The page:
The third key French source is commonly referred to as the ‘Anne Boleyn music book’ and is preserved at the Royal College of Music in London. Anne Boleyn grew up in modern-day Belgium and became a maid of honour to Margaret of Austria, under whose auspices she developed her skills in music. Containing a mix of mainly Marian motets and chansons, her music book includes several works by Josquin, including Praeter rerum seriem (track 2), a rare musical example that is set apart from the regular Marian devotions, dealing instead with the mysteries of the Incarnation. This magnificent quasi-symphonic work opens with the three lowest voices solemnly illuminating the text, a bass duet accompanying the cantus firmus-like tenor; this is then answered by a similar distribution of three upper parts. The seriously impressive architecture of the work—one of Josquin’s grandest motets—belies moments of tenderness and grandiosity in alternation.

Displaying a different, more echt canonic approach to a cantus firmus, Jean Lhéritier’s Salve regina (track 16) was published in Paris by Attaingnant in 1535 but was probably written well before that. Relatively little is known about Lhéritier’s career other than a likely stint in Rome and a possible Ferrarese connection. The edition of his Salve regina recorded here aims to highlight some of the ornamented chant techniques typical of Lhéritier’s other works, often inverting the melodic shape of the chant. Reminiscent of La Rue and Févin, the text-setting often starts out syllabically before dissolving into dense but beautiful melismas. More proof of Lhéritier’s place in this courtly repertory is that his sole surviving Mass is a parody Mass on a chanson by Févin: On a mal dit de mon amy, preserved in Pepys Manuscript 1760.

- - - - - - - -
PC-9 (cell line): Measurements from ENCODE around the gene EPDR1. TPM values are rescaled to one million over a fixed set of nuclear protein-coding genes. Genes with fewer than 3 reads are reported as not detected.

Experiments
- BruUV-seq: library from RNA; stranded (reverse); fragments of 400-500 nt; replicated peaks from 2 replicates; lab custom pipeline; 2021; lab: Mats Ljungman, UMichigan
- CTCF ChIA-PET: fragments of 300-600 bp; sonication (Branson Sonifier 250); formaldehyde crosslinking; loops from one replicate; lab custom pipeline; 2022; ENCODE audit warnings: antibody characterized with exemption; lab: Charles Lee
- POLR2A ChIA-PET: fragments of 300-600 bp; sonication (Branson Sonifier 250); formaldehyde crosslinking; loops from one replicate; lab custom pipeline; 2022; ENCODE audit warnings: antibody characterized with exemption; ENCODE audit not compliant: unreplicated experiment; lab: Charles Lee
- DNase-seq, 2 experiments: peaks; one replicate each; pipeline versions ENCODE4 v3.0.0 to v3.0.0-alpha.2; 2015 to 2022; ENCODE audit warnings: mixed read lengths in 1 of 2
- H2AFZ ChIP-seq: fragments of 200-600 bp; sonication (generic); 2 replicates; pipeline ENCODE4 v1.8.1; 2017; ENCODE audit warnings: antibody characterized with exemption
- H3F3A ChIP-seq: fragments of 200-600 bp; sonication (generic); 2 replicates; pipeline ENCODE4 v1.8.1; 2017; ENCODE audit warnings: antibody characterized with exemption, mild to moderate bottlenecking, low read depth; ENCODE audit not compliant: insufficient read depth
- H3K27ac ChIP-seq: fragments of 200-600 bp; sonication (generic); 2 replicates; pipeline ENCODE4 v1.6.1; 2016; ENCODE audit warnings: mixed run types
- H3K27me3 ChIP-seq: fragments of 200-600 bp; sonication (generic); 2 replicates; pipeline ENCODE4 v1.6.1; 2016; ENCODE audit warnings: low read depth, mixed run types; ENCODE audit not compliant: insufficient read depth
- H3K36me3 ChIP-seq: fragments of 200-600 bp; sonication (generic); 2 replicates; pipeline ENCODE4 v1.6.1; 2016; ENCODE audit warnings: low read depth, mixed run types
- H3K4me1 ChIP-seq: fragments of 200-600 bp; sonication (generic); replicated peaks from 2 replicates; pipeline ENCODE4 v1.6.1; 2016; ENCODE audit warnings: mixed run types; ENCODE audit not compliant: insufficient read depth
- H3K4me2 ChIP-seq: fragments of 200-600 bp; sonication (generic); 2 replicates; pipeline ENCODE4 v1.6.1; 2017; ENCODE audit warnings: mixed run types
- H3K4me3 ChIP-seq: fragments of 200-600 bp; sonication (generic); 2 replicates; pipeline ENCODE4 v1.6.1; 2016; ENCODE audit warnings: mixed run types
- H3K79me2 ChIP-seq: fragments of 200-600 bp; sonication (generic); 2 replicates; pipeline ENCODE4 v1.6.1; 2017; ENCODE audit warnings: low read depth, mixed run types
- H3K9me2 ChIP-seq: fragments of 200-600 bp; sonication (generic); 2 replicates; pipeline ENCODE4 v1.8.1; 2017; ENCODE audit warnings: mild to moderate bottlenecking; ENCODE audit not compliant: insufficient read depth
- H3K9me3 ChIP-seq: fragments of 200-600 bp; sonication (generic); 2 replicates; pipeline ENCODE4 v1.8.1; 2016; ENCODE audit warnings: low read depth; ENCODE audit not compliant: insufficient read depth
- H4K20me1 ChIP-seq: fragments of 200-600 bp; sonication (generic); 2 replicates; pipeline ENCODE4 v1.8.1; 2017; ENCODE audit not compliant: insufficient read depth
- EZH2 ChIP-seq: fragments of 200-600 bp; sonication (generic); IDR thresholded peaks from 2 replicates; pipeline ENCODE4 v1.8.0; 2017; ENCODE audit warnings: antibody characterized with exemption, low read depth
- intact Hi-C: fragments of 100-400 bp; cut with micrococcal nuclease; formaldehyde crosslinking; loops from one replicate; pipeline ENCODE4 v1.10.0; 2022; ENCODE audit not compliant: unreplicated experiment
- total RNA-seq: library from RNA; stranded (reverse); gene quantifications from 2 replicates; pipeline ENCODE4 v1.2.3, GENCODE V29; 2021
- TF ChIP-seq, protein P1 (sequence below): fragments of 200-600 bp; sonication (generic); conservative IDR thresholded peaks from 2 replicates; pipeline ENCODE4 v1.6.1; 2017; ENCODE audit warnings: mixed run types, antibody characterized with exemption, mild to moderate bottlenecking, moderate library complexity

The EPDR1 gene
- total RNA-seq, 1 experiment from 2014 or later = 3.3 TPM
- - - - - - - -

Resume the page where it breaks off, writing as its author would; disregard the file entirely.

In addition to many works by the great Josquin, Anne Boleyn’s music book also features our other old friends at the courts in modern-day France: Févin, Mouton, Compère and Brumel. Found next to Brumel’s Sub tuum praesidium is Mouton’s Tota pulchra es (track 15), yet another Marian/Song of Songs combination. A miniature gem, Tota pulchra es is written for lower voices and shows off Mouton’s complete control of harmony and pathos. The crowning central minor cadence is one of our favourite moments in the repertory.